PI: How is this current ANGT team different from last year’s which won the tournament?
JM: I think that last year we had a much more experienced team. A lot of the guys who I played with on that junior team also played on the LEB team unlike this year where they are two totally separate teams. Last year I was one of the younger guys while this year I am one of the oldest. We were a more mature team from a physical standpoint with guys like Khalifa Diop, Ruben Lopez and Adriano Del Cero who now play with the Gran Canaria LEB and pro teams too. I am good friends with Khalifa Diop – I think he is a really good player!
PI: How old were you when you first started to play basketball?
JM: I was like 8 or 9 years old when I first started to play basketball. It was with my cousin and we started to shoot some hoops just up the street in someone’s driveway. So I really started to play just for fun but then after a while it got more serious and I wanted to go play for a local basketball club because I could get better training there.
PI: Do you prefer a hard and tough coach who is always yelling at you to teach you or more a coach who just lets you do your thing?
JM: To be honest, I prefer a coach who shows his confidence in me and gives me the freedom to make my own decisions on court (laughs), but I will admit that sometimes it is good to have someone who corrects your mistakes and tells you what to do.
PI: Do you consider yourself to be a vocal leader on your team?
JM: Yes, I think so. I am trying especially hard to lead here at this tournament because this team is much younger than last year’s team.
PI: You played well in the first game but today admittedly you struggled a bit with your shot. However, I noticed that you seemed to be content with just setting up your teammates. Did that just happen naturally?
JM: Well yes, I am getting to know my new teammates better now so it is starting to come naturally. When my shot is not going in, I always try harder to get my teammates more involved in the offense. I like to pass the ball when the opposing team is focusing on me and throwing two defenders at me because this means that one of my teammates will be open.
PI: If your team is down by one point in the final seconds though do you want the ball in your hands?
JM: Yes, definitely. Not afraid (laughs).
PI: Who is your favorite player and who is the player that you try to emulate or that you have been compared to?
JM: Kobe Bryant has always been my favorite player. The first basketball game I ever watched was in the 2010 NBA Finals when Kobe Bryant and Pau Gasol teamed up and won the championship (against Boston). And the player that I model myself after the most is Miguel Suero – a professional player from Dominican Republic. A lot of people have told me that I play a lot like Dennis Schroeder. Not sure if that is accurate but I do like the way he plays so I guess he could be a good guy to model my game after.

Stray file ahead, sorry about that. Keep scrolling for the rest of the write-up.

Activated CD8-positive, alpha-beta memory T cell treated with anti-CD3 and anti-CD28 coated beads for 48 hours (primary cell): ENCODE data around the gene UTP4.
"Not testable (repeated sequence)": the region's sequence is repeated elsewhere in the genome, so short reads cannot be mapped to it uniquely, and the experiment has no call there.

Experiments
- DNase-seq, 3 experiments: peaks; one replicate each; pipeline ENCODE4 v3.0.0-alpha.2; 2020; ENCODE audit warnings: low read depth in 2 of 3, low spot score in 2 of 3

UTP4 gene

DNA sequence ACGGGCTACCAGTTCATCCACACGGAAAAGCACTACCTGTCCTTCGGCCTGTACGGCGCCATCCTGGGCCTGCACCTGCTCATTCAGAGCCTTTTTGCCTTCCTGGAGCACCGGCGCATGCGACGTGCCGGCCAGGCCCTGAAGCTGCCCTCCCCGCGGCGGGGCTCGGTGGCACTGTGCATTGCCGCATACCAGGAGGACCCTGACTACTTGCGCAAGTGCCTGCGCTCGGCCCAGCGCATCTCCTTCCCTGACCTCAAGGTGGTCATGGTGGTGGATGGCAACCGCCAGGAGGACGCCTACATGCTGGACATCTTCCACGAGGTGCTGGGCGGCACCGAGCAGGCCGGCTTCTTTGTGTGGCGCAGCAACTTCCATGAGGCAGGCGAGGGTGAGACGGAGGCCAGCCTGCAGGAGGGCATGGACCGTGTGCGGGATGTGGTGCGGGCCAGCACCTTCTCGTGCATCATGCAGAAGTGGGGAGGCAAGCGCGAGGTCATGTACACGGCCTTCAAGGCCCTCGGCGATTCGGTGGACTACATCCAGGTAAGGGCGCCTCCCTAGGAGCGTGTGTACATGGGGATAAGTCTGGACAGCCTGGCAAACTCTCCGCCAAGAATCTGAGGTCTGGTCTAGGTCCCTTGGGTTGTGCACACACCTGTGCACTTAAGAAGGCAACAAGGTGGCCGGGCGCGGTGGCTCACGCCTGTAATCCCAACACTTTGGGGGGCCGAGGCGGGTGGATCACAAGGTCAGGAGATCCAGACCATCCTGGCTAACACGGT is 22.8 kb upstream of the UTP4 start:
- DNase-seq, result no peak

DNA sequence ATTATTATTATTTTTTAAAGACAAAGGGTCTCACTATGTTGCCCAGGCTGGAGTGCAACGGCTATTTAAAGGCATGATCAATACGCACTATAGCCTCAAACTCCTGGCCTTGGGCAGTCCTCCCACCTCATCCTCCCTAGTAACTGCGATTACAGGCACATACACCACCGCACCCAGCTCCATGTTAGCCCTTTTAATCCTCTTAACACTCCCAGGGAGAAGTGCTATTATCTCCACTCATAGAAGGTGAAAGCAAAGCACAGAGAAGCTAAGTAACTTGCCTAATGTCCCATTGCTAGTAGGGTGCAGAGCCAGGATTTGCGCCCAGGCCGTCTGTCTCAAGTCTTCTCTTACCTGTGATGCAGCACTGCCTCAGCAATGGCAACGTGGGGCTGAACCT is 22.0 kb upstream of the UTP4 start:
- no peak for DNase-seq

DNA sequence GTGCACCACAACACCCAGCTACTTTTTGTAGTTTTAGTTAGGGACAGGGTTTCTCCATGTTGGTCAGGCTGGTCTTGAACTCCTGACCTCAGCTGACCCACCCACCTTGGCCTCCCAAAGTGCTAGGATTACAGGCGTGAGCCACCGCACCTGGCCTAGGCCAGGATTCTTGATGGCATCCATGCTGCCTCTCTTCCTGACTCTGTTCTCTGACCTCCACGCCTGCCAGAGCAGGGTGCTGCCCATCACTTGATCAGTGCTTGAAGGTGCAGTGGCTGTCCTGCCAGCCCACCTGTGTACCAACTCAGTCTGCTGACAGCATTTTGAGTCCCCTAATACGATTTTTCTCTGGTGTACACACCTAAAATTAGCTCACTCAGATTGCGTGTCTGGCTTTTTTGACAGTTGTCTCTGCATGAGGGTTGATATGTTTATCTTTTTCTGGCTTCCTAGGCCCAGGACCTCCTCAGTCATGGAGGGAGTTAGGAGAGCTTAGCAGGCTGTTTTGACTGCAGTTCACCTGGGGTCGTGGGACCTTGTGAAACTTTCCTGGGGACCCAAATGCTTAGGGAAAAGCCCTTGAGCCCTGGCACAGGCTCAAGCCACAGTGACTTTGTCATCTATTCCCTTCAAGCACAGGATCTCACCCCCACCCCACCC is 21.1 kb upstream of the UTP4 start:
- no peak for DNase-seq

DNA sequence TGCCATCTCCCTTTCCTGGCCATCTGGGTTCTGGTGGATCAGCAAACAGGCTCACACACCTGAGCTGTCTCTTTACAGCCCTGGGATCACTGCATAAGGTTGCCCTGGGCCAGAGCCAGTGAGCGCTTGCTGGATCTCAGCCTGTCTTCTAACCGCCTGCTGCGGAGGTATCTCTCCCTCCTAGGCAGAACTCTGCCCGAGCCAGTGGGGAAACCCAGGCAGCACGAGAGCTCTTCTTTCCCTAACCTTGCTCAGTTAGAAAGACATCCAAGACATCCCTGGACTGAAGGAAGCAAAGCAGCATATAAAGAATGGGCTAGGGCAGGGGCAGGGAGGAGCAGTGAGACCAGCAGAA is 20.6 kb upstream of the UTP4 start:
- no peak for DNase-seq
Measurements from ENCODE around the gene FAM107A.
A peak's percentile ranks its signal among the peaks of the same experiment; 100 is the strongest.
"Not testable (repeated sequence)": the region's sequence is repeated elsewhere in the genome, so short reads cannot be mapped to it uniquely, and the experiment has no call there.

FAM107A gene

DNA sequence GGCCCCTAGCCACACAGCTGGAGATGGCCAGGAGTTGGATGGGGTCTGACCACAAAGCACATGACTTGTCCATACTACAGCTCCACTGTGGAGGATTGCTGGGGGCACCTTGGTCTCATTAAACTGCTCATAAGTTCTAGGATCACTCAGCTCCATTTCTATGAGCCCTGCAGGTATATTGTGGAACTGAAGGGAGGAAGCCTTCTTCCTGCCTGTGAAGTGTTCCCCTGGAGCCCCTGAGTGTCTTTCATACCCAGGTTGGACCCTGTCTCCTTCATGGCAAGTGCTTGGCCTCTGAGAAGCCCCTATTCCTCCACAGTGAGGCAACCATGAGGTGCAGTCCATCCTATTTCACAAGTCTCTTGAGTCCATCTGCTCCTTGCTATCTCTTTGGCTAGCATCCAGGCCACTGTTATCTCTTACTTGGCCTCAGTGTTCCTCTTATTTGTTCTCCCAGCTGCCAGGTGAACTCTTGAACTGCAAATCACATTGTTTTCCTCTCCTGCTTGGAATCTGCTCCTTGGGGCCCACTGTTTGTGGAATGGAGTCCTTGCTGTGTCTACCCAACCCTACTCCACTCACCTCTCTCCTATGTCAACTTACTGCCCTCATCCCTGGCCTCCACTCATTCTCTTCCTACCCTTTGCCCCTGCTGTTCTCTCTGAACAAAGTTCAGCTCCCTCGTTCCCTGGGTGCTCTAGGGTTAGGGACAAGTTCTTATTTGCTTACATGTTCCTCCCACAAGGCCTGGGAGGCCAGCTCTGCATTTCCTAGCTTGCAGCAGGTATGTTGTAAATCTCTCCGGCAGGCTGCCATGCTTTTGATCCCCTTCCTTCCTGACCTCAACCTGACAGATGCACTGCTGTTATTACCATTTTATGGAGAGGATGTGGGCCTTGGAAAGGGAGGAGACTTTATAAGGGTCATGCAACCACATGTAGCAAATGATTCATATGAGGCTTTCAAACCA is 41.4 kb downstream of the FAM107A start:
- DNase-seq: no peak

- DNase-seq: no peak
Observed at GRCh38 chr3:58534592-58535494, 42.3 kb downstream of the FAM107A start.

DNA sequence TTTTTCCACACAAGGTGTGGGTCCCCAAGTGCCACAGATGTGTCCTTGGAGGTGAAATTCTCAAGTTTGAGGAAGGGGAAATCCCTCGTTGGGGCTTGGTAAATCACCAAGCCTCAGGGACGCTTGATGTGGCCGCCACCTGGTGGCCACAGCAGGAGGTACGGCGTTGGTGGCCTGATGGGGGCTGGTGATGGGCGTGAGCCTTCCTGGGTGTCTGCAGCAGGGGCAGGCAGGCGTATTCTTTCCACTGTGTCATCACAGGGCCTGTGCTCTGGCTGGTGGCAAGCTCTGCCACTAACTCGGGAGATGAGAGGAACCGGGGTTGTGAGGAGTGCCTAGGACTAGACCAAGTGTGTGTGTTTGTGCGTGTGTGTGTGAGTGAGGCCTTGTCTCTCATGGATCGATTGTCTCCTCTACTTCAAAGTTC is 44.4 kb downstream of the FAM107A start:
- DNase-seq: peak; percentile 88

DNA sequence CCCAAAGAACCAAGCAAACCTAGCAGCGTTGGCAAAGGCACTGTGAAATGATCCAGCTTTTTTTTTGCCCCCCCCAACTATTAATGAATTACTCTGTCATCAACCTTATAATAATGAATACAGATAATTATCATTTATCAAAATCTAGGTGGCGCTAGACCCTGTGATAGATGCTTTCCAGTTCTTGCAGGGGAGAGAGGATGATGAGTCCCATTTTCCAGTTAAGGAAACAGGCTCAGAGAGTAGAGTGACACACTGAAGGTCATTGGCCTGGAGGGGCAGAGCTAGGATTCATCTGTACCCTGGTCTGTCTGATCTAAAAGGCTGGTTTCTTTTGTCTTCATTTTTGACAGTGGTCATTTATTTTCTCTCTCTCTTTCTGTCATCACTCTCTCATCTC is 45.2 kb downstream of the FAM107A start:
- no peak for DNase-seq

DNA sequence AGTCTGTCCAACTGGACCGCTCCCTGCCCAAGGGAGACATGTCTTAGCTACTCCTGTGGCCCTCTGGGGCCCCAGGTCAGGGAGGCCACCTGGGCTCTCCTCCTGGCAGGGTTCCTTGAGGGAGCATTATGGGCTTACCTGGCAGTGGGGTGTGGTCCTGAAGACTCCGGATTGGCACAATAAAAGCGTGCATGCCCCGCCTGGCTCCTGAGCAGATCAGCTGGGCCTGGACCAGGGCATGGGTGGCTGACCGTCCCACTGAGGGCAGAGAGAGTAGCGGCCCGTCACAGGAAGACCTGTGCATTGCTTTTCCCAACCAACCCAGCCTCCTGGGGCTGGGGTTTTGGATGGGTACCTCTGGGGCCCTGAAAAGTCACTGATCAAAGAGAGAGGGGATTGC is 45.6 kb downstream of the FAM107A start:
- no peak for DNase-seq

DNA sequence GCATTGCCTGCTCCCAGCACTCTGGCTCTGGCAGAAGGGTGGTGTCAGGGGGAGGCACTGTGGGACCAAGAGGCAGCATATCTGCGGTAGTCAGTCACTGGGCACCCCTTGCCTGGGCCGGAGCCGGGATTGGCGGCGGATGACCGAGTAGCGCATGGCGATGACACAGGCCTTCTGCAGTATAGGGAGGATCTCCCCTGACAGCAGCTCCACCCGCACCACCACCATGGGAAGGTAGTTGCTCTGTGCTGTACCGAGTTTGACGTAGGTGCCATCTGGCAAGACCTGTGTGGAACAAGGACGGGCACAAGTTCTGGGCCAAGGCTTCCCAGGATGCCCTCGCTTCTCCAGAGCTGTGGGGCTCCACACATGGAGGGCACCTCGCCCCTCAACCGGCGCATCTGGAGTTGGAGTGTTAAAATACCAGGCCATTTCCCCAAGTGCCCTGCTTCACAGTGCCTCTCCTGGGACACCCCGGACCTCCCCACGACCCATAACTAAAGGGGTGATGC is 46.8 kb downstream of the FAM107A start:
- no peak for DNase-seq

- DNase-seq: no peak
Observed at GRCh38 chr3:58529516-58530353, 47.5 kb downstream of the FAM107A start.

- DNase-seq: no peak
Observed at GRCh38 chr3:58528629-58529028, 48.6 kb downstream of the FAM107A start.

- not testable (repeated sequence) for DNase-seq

PI: And who is the toughest player you ever faced in your career thus far?
JM: It was probably in my first pro game with the Gran Canaria ACB team – we were in Zaragoza and I was matched up with Dylan Ennis. He was very tough to play against for me because he was so much stronger than me.
PI: So you have noticed a physical gap between the minor league and pro league?
JM: Yes, definitely. That is the reason that I have decided to work more on my body now. I realized that I need to get stronger (to play at pro level) and I need to be faster, become more explosive.
PI: What are you doing to improve your body? Did you change your diet perhaps, too?
JM: I am working a lot more before/after practices and going to the weight room on my own. I haven’t really changed my diet, though. Luckily, we have a full-time chef at the team residence and he makes some very good food that is pretty nutritious too.
PI: What is your favorite food?
JM: My favorite food is tortillas.
PI: What do you do in your free time?
JM: I love to play video games. NBA 2K, Playstation, Call of Duty.”
PI: What’s the most recent song you’ve downloaded or listened to?
JM: Probably something from Myke Towers – he is a singer/rapper from Puerto Rico.
PI: I am sure that you have been approached by many USA colleges, too. Are you considering or have you considered going the college route?
JM: Well yes, a lot of colleges have approached me. But to be honest in this moment I am just focused on my pro career and helping the Gran Canaria team. Right now I am happy with this decision.
PI: There is already a lot of talk about you being an NBA talent. Is the NBA a realistic goal? Is it something you think about already?
JM: Yes. Of course. That is the dream of every basketball player and playing in the NBA is my ultimate goal, too.
PI: So where do you hope to be in say 10 years from now both on a personal and professional level?
JM: I don’t really think that far ahead. I will turn 18 soon and that is already a huge milestone. I think I have a mature and serious mindset so I will take things step by step. Hopefully though I will be playing professional basketball – hopefully in the NBA.